Here is where you will find resources for teaching students about spelling, word features, vocabulary, and grammar.
Bitsy Parks shares some of her favorite strategies for quick and meaningful word work groups in her first-grade classroom.
Melanie Meehan shares two of her favorite games for teaching grammar, including templates and web resources.
Melanie Meehan explains why it is important to mentor students who are struggling with correct examples, and why she cautions writing teachers to avoid “find the mistakes” exercises.
A word wall in preschool?! Shari Frost helps a teacher meet this impossible edict, and has a lot of fun in the process thinking about how our youngest learners acquire word knowledge.
Gretchen Schroeder finds that any vocabulary routine eventually gets stale in her high school classroom. She shares a couple of favorite options for reinvigorating word learning.
Andrea Smith uses the sentence-phrase-word thinking routine with her fourth graders to show how potent one word can be in understanding complex themes.
Tara Barnett and Kate Mills find the key to middle school students attending to new vocabulary during read-alouds is to have students choose the words.
Shari Frost challenges assignments in reading workshop that kill a love of wordplay and vocabulary development.
Dana Murphy concludes her series on getting to know writers with an activity on responding to quotes. This activity is a great baseline for gauging attitudes and previous experiences early in the year.
The “daily edit” is a common routine in many classrooms. Shari Frost explains why this may not be an effective way to teach conventions, and offers some alternatives.
Melanie Swider finds word sorts are a great way to help intermediate students master new vocabulary for describing character traits.
Cathy Mere shares tried-and-true strategies for word learning with struggling young learners.
Gretchen Schroeder looks for new ways to help high school students learn words.
Jennifer Schwanke finds dictionaries (the real, not virtual, variety) are still a potent tool for teaching new vocabulary to children.
Max Brand challenges himself to let a student take more of the lead during a writing tutoring session.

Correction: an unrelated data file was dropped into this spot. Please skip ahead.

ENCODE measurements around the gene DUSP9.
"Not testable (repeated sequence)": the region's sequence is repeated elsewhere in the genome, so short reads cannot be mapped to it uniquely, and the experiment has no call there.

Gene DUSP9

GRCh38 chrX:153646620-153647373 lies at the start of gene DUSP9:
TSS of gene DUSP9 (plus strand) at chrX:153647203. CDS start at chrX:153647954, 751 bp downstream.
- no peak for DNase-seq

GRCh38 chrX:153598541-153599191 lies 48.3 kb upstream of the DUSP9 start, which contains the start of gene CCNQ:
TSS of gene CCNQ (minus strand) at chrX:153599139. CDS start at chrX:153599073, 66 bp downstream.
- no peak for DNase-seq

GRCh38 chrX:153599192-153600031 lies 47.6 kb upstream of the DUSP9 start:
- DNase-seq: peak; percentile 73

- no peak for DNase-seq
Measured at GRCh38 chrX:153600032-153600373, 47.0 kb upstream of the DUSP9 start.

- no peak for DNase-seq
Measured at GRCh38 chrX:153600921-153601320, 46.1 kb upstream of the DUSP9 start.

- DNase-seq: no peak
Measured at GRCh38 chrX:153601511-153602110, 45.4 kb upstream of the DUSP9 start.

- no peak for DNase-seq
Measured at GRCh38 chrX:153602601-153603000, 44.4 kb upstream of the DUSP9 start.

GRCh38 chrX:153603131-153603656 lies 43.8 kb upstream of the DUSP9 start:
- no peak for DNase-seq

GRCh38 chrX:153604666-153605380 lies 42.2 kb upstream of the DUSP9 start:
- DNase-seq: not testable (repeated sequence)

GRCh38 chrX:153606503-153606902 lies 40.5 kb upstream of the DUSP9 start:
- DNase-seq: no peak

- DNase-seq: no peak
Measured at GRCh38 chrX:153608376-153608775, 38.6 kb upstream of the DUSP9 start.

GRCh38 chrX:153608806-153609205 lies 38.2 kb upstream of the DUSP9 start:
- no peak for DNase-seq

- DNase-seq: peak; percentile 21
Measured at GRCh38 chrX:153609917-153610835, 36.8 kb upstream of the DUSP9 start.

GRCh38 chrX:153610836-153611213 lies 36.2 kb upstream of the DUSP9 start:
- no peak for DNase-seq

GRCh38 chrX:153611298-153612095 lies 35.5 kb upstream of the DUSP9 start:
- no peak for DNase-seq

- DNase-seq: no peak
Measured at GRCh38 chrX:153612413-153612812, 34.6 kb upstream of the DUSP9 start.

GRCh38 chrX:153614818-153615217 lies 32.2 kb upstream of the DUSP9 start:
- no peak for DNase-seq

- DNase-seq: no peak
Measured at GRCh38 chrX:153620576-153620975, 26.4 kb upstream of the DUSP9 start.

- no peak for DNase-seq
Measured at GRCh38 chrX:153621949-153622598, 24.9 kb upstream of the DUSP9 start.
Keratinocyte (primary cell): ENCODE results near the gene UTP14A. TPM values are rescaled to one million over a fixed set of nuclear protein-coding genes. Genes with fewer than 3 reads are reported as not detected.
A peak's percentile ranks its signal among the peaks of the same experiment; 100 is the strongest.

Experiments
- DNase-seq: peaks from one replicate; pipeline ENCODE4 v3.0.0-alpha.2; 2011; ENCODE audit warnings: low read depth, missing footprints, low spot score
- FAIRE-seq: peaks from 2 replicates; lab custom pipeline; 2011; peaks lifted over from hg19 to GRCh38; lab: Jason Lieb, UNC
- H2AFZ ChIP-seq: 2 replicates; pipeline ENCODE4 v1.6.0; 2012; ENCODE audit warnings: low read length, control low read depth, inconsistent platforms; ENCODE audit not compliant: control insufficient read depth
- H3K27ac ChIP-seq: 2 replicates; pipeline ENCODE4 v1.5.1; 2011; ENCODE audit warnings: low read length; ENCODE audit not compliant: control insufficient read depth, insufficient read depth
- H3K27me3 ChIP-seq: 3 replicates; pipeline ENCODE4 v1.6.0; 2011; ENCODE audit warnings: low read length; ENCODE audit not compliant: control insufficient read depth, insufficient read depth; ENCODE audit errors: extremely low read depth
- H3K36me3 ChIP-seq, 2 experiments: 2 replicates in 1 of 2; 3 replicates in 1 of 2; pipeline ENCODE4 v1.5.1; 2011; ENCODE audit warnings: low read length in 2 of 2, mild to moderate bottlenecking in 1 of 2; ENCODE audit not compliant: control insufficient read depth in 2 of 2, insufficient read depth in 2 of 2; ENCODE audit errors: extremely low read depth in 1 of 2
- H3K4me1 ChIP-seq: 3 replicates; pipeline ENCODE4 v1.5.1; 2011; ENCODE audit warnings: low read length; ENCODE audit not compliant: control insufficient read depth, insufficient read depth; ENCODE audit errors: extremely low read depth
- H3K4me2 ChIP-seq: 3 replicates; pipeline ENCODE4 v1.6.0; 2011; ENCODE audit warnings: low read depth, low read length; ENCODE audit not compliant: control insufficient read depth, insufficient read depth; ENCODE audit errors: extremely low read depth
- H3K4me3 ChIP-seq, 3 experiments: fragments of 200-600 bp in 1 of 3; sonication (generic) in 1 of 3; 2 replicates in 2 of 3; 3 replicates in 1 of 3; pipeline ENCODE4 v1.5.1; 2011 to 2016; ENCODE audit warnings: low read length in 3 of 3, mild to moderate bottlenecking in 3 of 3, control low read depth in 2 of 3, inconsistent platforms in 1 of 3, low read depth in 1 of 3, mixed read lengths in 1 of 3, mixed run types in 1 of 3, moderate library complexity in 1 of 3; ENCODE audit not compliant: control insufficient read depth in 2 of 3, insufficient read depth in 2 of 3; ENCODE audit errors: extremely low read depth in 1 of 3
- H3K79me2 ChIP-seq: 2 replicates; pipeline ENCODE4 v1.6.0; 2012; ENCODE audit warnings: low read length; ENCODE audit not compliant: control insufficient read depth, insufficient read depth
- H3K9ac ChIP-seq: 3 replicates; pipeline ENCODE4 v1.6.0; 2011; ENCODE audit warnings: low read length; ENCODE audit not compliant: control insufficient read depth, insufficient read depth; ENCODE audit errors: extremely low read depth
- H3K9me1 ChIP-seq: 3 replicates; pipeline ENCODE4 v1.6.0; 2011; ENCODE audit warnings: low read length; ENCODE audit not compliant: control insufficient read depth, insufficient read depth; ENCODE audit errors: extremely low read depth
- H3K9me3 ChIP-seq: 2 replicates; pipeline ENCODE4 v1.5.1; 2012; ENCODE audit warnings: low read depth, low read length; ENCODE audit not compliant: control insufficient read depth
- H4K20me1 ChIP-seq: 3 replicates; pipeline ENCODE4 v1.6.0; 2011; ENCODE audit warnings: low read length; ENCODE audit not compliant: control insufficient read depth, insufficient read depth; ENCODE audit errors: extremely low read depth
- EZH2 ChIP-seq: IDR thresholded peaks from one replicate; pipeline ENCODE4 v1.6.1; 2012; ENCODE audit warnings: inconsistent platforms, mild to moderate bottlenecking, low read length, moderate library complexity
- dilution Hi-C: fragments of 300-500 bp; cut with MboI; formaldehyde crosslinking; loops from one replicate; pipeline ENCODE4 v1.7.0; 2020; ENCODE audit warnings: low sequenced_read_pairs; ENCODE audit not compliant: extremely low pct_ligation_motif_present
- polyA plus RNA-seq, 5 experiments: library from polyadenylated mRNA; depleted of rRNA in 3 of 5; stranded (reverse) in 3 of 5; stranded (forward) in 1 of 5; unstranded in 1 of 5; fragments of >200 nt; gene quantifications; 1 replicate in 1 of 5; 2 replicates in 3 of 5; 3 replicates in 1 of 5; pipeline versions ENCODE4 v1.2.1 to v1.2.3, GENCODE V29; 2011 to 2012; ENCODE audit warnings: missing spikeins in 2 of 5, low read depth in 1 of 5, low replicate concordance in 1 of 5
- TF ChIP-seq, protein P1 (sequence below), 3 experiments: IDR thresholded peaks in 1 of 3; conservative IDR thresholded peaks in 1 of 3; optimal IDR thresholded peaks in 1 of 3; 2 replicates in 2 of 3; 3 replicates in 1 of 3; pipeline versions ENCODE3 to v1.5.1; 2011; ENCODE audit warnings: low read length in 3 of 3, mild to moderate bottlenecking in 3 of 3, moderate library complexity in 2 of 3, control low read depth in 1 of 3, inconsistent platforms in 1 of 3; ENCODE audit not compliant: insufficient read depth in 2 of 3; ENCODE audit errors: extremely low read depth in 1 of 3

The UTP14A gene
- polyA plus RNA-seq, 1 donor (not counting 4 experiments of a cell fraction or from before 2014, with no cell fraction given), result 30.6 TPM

Shari Frost has some practical suggestions for more thoughtful word work.
Max Brand uses written blind word sorts to build student word learning skills.
Maria Caplin is discouraged at the low level of transfer of new vocabulary in her fifth graders’ writing, so she makes some changes in her classroom.
Stella Villalba leads a guided reading group of first-grade English language learners, beginning with building vocabulary.
Gigi McAllister shares how she combines vocabulary instruction with analysis of character traits in her fourth-grade classroom.
Gretchen Taylor concludes her two-part series on spelling instruction in middle school. In this installment, Gretchen visits a colleague in the primary grades to get advice and practical insight.
What conventions can be taught in a way that sticks with older adolescents? Gretchen Schroeder slows down and focuses to improve her instruction.
Max Brand explains the basics of word work, including a list of reflective questions teachers can ask themselves and students.
Katie DiCesare’s first graders add to a blends chart during reading transition time.
Christi Overman teaches her second graders about onomatopoeia in a brief minilesson.
Gretchen Taylor has a common teacher's lament about spelling, so she decides to do something about it. This is the first installment in a two-part series.
Launching a sort with primary students early in the year begins not with words, but with leaves for Max Brand.
Cathy Laker uses her own writing as a mentor text with her second-grade students to demonstrate options for endings.
Justin Stygles helps his sixth graders prepare to move to middle school with a photo essay assignment in the last weeks of school.
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